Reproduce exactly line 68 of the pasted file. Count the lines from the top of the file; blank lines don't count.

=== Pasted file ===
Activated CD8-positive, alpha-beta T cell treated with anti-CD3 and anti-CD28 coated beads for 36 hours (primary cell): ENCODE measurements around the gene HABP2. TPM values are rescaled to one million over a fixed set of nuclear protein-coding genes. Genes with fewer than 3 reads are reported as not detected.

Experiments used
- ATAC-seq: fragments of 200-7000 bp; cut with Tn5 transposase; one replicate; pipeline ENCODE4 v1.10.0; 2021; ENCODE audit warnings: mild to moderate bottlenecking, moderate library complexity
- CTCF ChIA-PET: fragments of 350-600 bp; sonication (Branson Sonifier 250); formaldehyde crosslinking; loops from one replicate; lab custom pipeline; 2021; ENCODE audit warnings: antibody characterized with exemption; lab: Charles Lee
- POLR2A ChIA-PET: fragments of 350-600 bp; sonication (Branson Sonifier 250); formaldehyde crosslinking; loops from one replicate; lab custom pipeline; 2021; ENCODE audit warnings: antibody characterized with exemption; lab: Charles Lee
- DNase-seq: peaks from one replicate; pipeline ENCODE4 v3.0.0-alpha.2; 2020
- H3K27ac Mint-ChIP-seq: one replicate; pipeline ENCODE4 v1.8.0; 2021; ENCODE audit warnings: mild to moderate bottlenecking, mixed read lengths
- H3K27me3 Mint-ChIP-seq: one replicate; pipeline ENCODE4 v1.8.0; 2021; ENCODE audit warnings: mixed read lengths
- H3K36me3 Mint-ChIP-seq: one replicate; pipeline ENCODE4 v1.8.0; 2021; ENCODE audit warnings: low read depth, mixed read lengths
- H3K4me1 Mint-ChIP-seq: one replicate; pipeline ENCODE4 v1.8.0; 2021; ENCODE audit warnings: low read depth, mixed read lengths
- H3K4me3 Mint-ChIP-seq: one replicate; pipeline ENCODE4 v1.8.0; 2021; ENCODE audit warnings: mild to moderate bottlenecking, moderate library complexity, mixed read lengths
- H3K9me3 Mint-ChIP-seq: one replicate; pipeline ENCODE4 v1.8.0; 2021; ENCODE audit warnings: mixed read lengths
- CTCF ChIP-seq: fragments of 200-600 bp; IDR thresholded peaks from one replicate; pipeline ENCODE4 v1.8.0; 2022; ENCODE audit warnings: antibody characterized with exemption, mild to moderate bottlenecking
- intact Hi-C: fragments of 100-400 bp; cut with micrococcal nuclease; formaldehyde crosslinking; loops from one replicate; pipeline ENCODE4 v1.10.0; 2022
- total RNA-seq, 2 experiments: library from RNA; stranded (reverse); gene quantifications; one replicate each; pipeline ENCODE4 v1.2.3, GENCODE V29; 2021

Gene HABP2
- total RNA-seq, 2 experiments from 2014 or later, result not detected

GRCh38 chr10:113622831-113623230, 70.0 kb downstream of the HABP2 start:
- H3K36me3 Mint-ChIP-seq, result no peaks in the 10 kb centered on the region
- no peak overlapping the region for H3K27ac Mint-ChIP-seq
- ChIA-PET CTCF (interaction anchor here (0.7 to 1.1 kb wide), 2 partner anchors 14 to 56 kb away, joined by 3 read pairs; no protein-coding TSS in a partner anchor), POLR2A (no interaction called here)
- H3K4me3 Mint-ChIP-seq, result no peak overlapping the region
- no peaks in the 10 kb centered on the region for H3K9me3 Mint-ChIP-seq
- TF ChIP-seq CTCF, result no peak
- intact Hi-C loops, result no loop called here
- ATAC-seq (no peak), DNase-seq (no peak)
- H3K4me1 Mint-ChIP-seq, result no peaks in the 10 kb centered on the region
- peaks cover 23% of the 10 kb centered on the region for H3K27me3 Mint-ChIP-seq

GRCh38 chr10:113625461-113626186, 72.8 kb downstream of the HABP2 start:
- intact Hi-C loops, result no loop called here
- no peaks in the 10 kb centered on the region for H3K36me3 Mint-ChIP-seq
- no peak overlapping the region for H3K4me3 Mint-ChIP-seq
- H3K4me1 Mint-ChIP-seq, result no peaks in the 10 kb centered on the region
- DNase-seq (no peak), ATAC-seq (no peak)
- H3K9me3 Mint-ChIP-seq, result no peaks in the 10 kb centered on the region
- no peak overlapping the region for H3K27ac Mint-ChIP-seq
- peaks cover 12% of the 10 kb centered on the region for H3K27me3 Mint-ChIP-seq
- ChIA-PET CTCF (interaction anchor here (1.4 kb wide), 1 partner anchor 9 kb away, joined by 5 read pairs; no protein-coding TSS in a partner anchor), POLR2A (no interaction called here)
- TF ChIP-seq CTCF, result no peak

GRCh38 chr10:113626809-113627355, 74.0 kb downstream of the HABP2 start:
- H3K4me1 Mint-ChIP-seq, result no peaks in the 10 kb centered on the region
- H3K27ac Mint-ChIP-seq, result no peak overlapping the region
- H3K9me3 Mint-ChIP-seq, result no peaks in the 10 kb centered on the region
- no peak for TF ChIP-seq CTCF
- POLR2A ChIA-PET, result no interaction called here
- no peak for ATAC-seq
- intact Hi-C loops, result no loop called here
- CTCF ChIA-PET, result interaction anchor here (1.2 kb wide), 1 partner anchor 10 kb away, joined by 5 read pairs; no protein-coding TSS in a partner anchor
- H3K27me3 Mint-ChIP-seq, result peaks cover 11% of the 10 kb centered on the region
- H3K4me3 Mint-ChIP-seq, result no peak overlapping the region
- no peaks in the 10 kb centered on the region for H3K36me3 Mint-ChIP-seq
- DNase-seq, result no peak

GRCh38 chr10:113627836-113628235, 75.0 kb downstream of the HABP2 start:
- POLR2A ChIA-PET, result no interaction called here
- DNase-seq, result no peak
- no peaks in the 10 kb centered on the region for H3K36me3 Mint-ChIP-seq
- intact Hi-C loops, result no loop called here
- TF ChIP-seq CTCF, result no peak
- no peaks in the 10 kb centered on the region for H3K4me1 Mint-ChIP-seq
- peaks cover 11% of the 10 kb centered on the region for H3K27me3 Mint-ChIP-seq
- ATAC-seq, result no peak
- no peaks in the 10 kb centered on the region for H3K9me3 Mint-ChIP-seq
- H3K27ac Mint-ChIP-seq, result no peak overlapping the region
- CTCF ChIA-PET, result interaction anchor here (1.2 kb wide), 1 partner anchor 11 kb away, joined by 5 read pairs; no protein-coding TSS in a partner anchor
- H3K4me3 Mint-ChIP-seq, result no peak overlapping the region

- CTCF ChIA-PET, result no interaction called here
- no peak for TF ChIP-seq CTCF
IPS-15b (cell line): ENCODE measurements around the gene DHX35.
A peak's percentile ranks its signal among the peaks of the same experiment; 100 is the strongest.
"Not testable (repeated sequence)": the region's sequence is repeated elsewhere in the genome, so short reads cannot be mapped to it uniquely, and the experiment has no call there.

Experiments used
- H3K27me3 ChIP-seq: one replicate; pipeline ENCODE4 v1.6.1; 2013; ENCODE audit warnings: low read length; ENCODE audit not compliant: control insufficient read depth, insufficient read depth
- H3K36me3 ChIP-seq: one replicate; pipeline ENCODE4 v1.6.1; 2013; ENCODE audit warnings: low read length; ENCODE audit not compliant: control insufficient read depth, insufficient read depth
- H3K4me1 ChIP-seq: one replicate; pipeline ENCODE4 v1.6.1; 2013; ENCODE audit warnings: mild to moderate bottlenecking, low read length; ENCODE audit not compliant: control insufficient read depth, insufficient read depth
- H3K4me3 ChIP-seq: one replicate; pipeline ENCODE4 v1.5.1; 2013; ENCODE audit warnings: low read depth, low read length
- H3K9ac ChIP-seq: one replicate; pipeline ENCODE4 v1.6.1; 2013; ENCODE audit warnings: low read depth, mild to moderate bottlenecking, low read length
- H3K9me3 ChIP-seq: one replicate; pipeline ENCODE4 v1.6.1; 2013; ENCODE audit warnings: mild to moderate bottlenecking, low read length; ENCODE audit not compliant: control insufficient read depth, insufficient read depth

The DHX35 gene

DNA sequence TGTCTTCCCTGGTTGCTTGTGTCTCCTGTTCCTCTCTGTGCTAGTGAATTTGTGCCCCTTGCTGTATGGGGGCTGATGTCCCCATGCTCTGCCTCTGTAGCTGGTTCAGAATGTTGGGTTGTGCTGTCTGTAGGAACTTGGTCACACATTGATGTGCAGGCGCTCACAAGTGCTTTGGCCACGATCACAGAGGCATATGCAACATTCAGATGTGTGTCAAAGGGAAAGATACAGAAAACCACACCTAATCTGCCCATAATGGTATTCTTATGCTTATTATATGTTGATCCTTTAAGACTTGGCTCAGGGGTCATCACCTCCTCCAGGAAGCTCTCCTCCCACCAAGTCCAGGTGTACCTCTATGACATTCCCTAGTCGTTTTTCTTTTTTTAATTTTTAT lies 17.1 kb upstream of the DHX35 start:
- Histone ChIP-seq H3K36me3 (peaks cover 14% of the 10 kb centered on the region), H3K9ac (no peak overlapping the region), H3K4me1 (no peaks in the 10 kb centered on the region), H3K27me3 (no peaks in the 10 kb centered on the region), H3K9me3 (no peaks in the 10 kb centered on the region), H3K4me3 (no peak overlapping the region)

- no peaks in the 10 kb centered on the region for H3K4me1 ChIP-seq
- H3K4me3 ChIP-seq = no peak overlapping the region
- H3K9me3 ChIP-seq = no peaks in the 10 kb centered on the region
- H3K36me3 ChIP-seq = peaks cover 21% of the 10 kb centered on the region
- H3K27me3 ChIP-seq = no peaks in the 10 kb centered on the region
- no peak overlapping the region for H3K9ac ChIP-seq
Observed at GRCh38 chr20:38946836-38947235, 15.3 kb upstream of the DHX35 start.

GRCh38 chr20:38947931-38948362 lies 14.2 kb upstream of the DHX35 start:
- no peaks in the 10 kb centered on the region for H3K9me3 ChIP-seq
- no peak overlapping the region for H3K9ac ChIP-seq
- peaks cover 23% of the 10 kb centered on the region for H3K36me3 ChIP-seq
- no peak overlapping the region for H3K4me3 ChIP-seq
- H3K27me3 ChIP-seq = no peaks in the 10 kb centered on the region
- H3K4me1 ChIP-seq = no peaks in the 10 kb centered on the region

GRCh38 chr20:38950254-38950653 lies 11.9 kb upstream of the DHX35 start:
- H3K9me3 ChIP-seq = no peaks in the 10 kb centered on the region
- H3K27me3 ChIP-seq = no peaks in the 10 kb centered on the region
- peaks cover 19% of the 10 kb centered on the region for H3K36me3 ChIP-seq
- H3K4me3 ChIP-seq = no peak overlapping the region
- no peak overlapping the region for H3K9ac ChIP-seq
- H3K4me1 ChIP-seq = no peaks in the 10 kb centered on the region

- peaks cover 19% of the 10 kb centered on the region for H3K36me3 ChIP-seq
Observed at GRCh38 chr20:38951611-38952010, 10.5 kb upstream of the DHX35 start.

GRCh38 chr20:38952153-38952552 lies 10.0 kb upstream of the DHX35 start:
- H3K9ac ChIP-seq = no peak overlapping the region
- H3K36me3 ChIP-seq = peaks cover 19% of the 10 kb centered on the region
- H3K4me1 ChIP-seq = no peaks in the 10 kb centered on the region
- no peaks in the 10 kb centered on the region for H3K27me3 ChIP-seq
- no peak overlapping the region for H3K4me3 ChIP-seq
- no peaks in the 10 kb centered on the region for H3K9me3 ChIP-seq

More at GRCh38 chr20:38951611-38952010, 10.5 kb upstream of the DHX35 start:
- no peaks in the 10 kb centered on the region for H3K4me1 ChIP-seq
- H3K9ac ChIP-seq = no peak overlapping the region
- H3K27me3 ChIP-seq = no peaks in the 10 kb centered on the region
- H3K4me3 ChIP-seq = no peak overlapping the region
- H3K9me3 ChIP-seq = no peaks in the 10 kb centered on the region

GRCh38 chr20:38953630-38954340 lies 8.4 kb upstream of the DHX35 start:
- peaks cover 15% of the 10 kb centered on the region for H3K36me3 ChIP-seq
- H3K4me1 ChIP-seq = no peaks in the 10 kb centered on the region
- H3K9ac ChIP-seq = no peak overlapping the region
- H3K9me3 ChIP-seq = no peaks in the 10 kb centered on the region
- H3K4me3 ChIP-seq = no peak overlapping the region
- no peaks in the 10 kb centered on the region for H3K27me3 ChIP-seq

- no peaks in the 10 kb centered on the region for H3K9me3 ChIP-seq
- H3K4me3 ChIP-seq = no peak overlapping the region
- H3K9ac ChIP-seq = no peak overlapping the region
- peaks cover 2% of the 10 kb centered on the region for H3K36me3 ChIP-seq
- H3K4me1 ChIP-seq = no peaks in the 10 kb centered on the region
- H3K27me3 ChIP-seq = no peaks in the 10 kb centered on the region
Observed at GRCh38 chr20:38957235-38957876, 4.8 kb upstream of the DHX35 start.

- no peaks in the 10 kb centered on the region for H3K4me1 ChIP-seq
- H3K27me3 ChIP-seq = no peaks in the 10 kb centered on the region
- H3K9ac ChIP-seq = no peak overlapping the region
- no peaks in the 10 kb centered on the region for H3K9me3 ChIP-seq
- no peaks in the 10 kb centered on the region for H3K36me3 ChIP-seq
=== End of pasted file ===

IPS-15b (cell line): ENCODE measurements around the gene DHX35.